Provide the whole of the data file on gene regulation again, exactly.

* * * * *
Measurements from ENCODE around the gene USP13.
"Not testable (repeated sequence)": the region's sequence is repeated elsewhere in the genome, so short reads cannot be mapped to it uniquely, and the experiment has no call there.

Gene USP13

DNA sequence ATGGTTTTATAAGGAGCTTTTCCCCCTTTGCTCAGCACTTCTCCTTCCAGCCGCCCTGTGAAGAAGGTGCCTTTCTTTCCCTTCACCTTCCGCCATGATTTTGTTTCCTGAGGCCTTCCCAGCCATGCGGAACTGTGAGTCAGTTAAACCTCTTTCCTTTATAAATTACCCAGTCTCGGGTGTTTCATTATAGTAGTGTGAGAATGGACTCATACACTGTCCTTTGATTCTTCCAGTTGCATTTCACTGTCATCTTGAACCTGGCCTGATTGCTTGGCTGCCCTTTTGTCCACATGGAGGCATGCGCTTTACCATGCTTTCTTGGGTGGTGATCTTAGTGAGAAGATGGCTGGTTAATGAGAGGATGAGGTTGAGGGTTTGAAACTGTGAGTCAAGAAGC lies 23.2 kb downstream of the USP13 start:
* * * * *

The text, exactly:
Measurements from ENCODE around the gene USP13.
"Not testable (repeated sequence)": the region's sequence is repeated elsewhere in the genome, so short reads cannot be mapped to it uniquely, and the experiment has no call there.

Gene USP13

DNA sequence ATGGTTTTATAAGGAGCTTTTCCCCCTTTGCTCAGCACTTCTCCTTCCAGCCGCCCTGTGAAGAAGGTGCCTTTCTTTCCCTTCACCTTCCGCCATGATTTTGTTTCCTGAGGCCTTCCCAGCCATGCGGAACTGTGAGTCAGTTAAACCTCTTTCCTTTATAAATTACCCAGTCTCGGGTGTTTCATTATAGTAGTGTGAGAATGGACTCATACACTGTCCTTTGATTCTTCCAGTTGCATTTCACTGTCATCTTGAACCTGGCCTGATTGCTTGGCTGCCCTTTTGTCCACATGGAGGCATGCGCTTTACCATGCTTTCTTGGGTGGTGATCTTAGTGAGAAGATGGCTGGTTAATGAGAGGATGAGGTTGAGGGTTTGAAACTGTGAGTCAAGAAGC lies 23.2 kb downstream of the USP13 start: